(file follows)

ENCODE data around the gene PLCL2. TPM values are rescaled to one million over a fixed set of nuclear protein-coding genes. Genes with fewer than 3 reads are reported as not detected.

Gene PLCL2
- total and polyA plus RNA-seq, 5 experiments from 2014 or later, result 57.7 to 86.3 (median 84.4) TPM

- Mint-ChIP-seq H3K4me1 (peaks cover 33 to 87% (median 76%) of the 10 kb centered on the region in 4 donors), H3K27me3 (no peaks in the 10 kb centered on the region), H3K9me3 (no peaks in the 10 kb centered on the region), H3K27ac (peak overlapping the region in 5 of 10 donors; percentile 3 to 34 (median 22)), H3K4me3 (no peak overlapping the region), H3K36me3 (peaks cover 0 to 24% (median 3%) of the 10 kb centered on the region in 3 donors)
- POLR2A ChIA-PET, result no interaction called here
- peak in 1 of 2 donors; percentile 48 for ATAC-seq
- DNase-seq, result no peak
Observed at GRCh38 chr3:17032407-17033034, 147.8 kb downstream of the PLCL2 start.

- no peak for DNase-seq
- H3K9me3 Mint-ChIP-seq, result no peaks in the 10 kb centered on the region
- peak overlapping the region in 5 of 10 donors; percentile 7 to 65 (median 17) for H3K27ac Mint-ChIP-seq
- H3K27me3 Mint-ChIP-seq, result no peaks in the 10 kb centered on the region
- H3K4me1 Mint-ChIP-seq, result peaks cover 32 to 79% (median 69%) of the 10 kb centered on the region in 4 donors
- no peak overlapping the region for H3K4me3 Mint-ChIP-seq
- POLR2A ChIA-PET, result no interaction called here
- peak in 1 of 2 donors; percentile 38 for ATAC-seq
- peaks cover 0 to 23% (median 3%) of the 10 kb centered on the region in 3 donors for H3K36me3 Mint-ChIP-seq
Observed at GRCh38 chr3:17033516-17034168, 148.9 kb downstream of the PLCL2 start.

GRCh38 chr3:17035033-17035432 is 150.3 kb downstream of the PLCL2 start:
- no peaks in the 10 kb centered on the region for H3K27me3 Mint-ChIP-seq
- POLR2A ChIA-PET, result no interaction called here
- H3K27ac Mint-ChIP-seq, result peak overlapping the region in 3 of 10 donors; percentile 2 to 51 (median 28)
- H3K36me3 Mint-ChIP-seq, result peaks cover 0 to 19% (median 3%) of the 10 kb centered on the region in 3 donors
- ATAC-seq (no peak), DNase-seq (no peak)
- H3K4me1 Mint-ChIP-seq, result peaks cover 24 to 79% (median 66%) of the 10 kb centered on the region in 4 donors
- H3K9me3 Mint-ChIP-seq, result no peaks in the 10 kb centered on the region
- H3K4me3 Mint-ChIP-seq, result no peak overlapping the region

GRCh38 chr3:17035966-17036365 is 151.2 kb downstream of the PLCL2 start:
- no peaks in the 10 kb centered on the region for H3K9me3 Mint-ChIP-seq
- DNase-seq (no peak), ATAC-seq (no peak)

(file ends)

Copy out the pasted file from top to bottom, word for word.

ENCODE data around the gene PLCL2. TPM values are rescaled to one million over a fixed set of nuclear protein-coding genes. Genes with fewer than 3 reads are reported as not detected.

Gene PLCL2
- total and polyA plus RNA-seq, 5 experiments from 2014 or later, result 57.7 to 86.3 (median 84.4) TPM

- Mint-ChIP-seq H3K4me1 (peaks cover 33 to 87% (median 76%) of the 10 kb centered on the region in 4 donors), H3K27me3 (no peaks in the 10 kb centered on the region), H3K9me3 (no peaks in the 10 kb centered on the region), H3K27ac (peak overlapping the region in 5 of 10 donors; percentile 3 to 34 (median 22)), H3K4me3 (no peak overlapping the region), H3K36me3 (peaks cover 0 to 24% (median 3%) of the 10 kb centered on the region in 3 donors)
- POLR2A ChIA-PET, result no interaction called here
- peak in 1 of 2 donors; percentile 48 for ATAC-seq
- DNase-seq, result no peak
Observed at GRCh38 chr3:17032407-17033034, 147.8 kb downstream of the PLCL2 start.

- no peak for DNase-seq
- H3K9me3 Mint-ChIP-seq, result no peaks in the 10 kb centered on the region
- peak overlapping the region in 5 of 10 donors; percentile 7 to 65 (median 17) for H3K27ac Mint-ChIP-seq
- H3K27me3 Mint-ChIP-seq, result no peaks in the 10 kb centered on the region
- H3K4me1 Mint-ChIP-seq, result peaks cover 32 to 79% (median 69%) of the 10 kb centered on the region in 4 donors
- no peak overlapping the region for H3K4me3 Mint-ChIP-seq
- POLR2A ChIA-PET, result no interaction called here
- peak in 1 of 2 donors; percentile 38 for ATAC-seq
- peaks cover 0 to 23% (median 3%) of the 10 kb centered on the region in 3 donors for H3K36me3 Mint-ChIP-seq
Observed at GRCh38 chr3:17033516-17034168, 148.9 kb downstream of the PLCL2 start.

GRCh38 chr3:17035033-17035432 is 150.3 kb downstream of the PLCL2 start:
- no peaks in the 10 kb centered on the region for H3K27me3 Mint-ChIP-seq
- POLR2A ChIA-PET, result no interaction called here
- H3K27ac Mint-ChIP-seq, result peak overlapping the region in 3 of 10 donors; percentile 2 to 51 (median 28)
- H3K36me3 Mint-ChIP-seq, result peaks cover 0 to 19% (median 3%) of the 10 kb centered on the region in 3 donors
- ATAC-seq (no peak), DNase-seq (no peak)
- H3K4me1 Mint-ChIP-seq, result peaks cover 24 to 79% (median 66%) of the 10 kb centered on the region in 4 donors
- H3K9me3 Mint-ChIP-seq, result no peaks in the 10 kb centered on the region
- H3K4me3 Mint-ChIP-seq, result no peak overlapping the region

GRCh38 chr3:17035966-17036365 is 151.2 kb downstream of the PLCL2 start:
- no peaks in the 10 kb centered on the region for H3K9me3 Mint-ChIP-seq
- DNase-seq (no peak), ATAC-seq (no peak)